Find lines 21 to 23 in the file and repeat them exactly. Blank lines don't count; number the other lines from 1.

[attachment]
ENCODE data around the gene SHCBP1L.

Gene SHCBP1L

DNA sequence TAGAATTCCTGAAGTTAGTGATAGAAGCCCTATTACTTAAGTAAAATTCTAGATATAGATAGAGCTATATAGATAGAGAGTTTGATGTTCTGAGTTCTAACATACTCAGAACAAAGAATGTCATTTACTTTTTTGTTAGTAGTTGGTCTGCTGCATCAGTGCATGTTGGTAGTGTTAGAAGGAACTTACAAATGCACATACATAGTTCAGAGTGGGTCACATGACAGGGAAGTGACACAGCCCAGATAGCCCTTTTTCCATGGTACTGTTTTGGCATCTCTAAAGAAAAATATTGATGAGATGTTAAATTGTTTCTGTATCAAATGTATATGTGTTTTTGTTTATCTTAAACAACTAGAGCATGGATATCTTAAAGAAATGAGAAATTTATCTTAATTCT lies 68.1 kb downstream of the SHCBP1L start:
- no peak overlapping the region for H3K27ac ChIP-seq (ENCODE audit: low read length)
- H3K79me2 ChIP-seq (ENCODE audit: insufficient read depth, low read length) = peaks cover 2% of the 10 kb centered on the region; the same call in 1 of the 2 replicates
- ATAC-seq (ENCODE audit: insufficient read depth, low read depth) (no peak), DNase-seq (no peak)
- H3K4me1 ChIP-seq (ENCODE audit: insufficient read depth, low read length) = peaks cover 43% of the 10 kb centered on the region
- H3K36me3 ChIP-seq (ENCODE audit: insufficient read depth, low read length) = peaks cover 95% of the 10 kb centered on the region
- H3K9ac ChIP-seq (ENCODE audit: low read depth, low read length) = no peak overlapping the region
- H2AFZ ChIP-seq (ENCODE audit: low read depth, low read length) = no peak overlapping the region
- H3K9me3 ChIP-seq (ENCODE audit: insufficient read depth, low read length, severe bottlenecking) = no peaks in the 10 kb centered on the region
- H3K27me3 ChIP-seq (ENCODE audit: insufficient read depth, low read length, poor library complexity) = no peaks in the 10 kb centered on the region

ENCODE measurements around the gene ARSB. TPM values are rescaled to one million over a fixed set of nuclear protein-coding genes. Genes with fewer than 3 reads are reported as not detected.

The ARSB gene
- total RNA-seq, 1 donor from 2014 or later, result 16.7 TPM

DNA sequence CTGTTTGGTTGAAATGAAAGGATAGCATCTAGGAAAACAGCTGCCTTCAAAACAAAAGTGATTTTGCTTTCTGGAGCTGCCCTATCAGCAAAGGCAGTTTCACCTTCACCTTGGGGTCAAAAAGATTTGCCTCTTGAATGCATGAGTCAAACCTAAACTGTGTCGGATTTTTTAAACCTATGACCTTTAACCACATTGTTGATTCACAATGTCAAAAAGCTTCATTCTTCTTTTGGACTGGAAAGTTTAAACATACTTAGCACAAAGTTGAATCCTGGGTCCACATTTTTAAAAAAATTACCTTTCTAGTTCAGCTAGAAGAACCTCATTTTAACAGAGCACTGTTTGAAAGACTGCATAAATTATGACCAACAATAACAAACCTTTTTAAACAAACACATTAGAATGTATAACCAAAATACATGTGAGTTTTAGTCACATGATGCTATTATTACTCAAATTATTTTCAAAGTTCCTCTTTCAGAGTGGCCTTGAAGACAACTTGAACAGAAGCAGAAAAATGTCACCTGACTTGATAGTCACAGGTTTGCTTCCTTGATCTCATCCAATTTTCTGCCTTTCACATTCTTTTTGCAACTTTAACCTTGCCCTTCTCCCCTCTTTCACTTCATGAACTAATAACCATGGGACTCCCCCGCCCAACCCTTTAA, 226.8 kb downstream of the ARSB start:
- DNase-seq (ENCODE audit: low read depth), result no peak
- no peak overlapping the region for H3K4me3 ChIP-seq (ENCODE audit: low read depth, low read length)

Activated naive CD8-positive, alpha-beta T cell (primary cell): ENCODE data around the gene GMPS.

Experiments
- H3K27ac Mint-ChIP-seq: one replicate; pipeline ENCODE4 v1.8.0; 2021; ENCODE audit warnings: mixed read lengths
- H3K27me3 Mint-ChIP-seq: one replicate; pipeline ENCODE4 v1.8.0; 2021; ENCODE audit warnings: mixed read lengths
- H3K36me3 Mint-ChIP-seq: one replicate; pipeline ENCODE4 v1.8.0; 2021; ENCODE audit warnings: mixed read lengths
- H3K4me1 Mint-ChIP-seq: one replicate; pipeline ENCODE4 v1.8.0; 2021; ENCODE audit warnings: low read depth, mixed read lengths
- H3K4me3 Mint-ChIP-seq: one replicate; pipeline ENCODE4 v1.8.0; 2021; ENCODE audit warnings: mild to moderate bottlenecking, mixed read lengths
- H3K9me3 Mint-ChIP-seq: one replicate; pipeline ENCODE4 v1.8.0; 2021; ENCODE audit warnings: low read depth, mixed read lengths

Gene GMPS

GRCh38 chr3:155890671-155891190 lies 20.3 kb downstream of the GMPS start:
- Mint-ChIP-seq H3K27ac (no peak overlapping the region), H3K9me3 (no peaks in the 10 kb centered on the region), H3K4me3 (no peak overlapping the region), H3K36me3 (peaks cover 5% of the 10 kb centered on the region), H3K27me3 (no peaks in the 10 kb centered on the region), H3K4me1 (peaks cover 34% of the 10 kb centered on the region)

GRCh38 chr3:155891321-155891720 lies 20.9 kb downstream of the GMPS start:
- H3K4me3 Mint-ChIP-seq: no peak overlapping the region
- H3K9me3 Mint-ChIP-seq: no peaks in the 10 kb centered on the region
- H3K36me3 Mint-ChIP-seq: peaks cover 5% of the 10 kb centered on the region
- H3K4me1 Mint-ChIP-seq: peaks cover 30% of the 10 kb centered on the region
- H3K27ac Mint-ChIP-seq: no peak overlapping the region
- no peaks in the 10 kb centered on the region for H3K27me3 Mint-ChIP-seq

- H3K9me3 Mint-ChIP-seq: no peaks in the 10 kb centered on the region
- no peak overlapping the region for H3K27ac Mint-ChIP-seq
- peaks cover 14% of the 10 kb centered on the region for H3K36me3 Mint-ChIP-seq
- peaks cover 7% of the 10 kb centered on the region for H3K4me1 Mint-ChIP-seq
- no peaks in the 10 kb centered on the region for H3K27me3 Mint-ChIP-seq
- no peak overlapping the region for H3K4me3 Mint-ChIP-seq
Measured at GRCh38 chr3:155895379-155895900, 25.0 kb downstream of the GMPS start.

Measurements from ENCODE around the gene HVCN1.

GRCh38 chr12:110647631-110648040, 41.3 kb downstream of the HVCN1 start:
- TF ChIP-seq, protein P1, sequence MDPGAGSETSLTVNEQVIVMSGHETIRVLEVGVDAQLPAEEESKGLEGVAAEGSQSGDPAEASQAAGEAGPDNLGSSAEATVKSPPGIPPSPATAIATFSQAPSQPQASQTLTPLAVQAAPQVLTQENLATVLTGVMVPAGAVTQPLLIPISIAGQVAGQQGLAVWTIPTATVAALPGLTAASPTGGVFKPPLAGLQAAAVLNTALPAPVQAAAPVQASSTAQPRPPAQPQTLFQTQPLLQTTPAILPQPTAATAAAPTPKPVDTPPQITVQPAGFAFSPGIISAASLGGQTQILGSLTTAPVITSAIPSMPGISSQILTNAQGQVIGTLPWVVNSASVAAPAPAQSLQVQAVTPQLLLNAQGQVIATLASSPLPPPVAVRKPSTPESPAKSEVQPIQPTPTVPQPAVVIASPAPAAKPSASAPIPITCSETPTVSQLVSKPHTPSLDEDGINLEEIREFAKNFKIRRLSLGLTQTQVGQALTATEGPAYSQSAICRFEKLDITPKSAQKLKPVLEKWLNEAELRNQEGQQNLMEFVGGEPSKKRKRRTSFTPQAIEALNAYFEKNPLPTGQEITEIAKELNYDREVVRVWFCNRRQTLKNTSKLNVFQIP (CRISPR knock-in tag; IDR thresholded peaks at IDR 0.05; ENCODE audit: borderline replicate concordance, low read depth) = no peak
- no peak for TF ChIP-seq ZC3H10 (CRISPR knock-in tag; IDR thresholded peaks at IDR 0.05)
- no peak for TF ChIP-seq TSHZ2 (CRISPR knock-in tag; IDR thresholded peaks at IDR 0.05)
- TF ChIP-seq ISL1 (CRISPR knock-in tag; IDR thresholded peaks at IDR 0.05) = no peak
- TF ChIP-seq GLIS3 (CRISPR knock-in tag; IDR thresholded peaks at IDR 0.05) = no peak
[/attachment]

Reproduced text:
- H3K27ac Mint-ChIP-seq: one replicate; pipeline ENCODE4 v1.8.0; 2021; ENCODE audit warnings: mixed read lengths
- H3K27me3 Mint-ChIP-seq: one replicate; pipeline ENCODE4 v1.8.0; 2021; ENCODE audit warnings: mixed read lengths
- H3K36me3 Mint-ChIP-seq: one replicate; pipeline ENCODE4 v1.8.0; 2021; ENCODE audit warnings: mixed read lengths